In the race to win FDA approval for a long-acting hemophilia A treatment, Novo Nordisk ($NVO) said its factor VIII therapy came through in a Phase III study, helping the Danish drugmaker play catchup in a three-way contest with Biogen Idec ($BIIB) and Bayer.
Administered every fourth day, the investigative N8-GP (turoctocog alfa pegol) proved itself safe and effective in a Phase III trial testing its worth as a prophylaxis and an on-demand treatment for bleeds, Novo said. Like the recently approved Novoeight, N8-GP treats hemophilia A by replacing the key coagulation protein factor VIII, but the new formulation is glycopegylated to extend its half-life and allow for less frequent administration.
In a 186-patient study, those taking the drug as a prophylactic posted a median annualized bleeding rate of 1.3, and on-demand patients had 30.9 episodes per year, results that put it in the same ballpark as Biogen's Eloctate and Bayer's BAY 94-9027, its competitors in the long-acting race.
However, on the safety side, one patient in the study developed an efficacy-threatening factor VIII inhibitor, a problem not present in Biogen and Bayer's Phase III data. But the single inhibitor may not come back to haunt Novo when it takes N8-GP to the FDA, ISI analyst Mark Schoenebaum said in an investor note, as similar issues in previously treated patients haven't kept other factor VIII drugs from approval.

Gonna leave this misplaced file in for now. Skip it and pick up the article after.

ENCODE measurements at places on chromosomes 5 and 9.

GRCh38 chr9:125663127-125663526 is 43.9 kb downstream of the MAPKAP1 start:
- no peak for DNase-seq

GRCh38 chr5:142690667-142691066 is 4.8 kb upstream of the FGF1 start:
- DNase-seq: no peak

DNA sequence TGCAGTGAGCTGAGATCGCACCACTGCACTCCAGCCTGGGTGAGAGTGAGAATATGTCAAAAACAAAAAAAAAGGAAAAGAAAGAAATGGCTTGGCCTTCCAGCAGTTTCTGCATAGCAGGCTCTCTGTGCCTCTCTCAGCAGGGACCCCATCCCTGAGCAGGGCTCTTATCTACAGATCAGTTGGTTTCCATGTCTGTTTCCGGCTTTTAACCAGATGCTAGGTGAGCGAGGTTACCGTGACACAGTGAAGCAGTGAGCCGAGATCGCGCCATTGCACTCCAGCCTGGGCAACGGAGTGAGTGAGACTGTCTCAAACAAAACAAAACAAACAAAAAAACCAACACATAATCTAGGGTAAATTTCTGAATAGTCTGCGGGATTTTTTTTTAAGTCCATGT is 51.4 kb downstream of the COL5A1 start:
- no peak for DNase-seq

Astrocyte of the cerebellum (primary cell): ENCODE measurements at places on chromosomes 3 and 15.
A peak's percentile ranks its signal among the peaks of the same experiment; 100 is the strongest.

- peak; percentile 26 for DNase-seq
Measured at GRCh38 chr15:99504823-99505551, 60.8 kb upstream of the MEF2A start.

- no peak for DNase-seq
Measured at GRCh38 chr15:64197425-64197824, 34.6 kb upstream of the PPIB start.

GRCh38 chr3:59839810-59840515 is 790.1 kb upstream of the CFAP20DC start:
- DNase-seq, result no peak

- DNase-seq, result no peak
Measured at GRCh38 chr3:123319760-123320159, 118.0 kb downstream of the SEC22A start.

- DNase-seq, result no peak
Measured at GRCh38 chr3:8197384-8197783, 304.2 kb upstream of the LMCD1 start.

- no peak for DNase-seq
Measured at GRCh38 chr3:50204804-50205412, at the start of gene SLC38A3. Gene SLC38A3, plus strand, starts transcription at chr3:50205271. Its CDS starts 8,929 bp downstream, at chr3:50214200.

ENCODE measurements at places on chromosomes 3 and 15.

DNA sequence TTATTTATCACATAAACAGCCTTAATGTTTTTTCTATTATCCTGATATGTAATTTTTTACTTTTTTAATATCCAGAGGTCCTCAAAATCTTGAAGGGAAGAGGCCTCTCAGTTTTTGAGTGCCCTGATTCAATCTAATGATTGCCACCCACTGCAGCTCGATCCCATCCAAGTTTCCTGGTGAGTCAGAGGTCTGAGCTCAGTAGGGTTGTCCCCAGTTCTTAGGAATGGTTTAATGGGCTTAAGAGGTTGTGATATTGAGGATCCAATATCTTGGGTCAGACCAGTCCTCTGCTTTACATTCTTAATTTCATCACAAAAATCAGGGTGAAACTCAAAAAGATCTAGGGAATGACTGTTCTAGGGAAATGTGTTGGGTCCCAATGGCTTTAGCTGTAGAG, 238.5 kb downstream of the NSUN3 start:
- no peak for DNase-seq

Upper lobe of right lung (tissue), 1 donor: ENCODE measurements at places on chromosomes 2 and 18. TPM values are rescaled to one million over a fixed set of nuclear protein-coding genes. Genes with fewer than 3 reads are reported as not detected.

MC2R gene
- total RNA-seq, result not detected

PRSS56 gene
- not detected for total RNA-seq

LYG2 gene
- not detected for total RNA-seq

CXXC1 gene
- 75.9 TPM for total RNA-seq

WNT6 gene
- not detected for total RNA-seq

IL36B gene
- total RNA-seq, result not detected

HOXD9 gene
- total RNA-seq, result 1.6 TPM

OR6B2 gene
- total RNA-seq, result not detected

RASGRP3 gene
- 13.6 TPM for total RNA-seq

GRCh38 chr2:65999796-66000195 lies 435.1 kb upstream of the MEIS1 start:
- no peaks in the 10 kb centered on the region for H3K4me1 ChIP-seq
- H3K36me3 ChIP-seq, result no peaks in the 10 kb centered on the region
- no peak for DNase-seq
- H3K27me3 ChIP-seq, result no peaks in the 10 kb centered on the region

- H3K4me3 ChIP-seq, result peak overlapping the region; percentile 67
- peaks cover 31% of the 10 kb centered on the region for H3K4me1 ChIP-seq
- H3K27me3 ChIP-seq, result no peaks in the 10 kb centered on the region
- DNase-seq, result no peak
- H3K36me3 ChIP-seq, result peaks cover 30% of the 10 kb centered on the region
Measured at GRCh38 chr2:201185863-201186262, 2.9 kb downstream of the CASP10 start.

The latest study is one of four Phase III trials on N8-GP, including one testing out a once-weekly administration. Novo expects to finalize and report out data from the remaining three within the next 12 months, and the full results will shed light on how the drug stacks up to its rivals. As Schoenebaum notes, Biogen's drug posted a median annualized bleeding rate of 3.6 on a once-a-week dose, and Bayer's came in at 3.9.
Meanwhile, Biogen has already submitted its long-acting candidate for FDA review, enduring a three-month setback in December, and Bayer expects to do the same in the second half of next year. Novo hasn't disclosed a regulatory timeline for N8-GP, but Chief Science Officer Mads Krogsgaard Thomsen said the drug is moving right along and showing promise along the way.
"These results show that N8-GP has the potential to reduce the burden of treatment by decreasing the number of intravenous infusions while achieving strong results in terms of efficacy and safety for people with hemophilia A," Thomsen said in a statement.
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